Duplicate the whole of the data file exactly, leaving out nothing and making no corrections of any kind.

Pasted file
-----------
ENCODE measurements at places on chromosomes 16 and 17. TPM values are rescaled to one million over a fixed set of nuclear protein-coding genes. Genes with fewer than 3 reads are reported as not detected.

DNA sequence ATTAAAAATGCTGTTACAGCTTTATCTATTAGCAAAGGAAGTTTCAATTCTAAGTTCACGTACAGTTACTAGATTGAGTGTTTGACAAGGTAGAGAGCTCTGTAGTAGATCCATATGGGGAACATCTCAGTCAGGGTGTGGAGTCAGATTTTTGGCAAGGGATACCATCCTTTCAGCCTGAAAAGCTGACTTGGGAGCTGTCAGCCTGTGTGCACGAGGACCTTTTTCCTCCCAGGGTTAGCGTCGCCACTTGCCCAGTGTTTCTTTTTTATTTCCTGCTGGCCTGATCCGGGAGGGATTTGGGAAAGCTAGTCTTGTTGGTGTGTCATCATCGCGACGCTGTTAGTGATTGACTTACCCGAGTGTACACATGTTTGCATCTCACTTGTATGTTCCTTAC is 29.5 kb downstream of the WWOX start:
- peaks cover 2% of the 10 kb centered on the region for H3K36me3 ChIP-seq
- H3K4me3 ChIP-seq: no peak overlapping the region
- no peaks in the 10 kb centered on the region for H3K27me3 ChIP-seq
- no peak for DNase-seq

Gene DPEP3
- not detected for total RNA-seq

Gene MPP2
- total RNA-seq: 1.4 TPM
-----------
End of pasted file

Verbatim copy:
ENCODE measurements at places on chromosomes 16 and 17. TPM values are rescaled to one million over a fixed set of nuclear protein-coding genes. Genes with fewer than 3 reads are reported as not detected.

DNA sequence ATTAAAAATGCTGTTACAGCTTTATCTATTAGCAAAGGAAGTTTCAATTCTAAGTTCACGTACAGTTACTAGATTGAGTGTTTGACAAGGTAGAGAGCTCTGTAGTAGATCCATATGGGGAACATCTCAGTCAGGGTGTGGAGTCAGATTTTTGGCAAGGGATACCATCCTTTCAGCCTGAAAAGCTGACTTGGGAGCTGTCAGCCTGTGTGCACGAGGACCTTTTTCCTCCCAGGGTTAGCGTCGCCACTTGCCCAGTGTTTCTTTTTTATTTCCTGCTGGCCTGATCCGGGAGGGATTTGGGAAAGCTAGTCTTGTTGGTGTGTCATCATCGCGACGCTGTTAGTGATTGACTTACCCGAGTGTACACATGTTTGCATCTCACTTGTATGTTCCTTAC is 29.5 kb downstream of the WWOX start:
- peaks cover 2% of the 10 kb centered on the region for H3K36me3 ChIP-seq
- H3K4me3 ChIP-seq: no peak overlapping the region
- no peaks in the 10 kb centered on the region for H3K27me3 ChIP-seq
- no peak for DNase-seq

Gene DPEP3
- not detected for total RNA-seq

Gene MPP2
- total RNA-seq: 1.4 TPM